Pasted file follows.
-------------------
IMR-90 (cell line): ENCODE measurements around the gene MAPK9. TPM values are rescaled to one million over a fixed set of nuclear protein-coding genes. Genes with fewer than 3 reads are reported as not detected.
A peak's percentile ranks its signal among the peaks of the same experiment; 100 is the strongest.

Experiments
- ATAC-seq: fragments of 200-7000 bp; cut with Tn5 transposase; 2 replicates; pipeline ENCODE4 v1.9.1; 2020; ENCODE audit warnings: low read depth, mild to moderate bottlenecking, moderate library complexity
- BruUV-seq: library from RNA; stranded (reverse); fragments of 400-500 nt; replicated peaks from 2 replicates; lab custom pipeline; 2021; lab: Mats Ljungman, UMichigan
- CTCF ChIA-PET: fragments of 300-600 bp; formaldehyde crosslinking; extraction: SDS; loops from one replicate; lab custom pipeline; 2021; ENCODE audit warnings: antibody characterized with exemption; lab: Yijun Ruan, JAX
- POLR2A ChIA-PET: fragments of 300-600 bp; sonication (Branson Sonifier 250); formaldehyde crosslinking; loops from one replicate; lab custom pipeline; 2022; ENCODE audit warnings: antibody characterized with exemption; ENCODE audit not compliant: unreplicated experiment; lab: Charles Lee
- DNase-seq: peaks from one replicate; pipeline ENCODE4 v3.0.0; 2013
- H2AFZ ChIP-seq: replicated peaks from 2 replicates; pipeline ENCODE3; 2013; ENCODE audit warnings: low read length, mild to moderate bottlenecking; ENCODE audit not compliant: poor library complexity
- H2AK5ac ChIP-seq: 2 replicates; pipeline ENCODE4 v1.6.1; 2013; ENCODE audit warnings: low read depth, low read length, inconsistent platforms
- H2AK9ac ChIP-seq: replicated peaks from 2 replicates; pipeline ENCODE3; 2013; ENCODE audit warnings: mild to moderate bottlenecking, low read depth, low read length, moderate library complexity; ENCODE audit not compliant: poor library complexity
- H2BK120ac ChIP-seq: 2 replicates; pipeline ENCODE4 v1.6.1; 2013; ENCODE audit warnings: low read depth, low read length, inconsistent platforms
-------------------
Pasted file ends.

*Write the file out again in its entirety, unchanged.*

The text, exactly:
IMR-90 (cell line): ENCODE measurements around the gene MAPK9. TPM values are rescaled to one million over a fixed set of nuclear protein-coding genes. Genes with fewer than 3 reads are reported as not detected.
A peak's percentile ranks its signal among the peaks of the same experiment; 100 is the strongest.

Experiments
- ATAC-seq: fragments of 200-7000 bp; cut with Tn5 transposase; 2 replicates; pipeline ENCODE4 v1.9.1; 2020; ENCODE audit warnings: low read depth, mild to moderate bottlenecking, moderate library complexity
- BruUV-seq: library from RNA; stranded (reverse); fragments of 400-500 nt; replicated peaks from 2 replicates; lab custom pipeline; 2021; lab: Mats Ljungman, UMichigan
- CTCF ChIA-PET: fragments of 300-600 bp; formaldehyde crosslinking; extraction: SDS; loops from one replicate; lab custom pipeline; 2021; ENCODE audit warnings: antibody characterized with exemption; lab: Yijun Ruan, JAX
- POLR2A ChIA-PET: fragments of 300-600 bp; sonication (Branson Sonifier 250); formaldehyde crosslinking; loops from one replicate; lab custom pipeline; 2022; ENCODE audit warnings: antibody characterized with exemption; ENCODE audit not compliant: unreplicated experiment; lab: Charles Lee
- DNase-seq: peaks from one replicate; pipeline ENCODE4 v3.0.0; 2013
- H2AFZ ChIP-seq: replicated peaks from 2 replicates; pipeline ENCODE3; 2013; ENCODE audit warnings: low read length, mild to moderate bottlenecking; ENCODE audit not compliant: poor library complexity
- H2AK5ac ChIP-seq: 2 replicates; pipeline ENCODE4 v1.6.1; 2013; ENCODE audit warnings: low read depth, low read length, inconsistent platforms
- H2AK9ac ChIP-seq: replicated peaks from 2 replicates; pipeline ENCODE3; 2013; ENCODE audit warnings: mild to moderate bottlenecking, low read depth, low read length, moderate library complexity; ENCODE audit not compliant: poor library complexity
- H2BK120ac ChIP-seq: 2 replicates; pipeline ENCODE4 v1.6.1; 2013; ENCODE audit warnings: low read depth, low read length, inconsistent platforms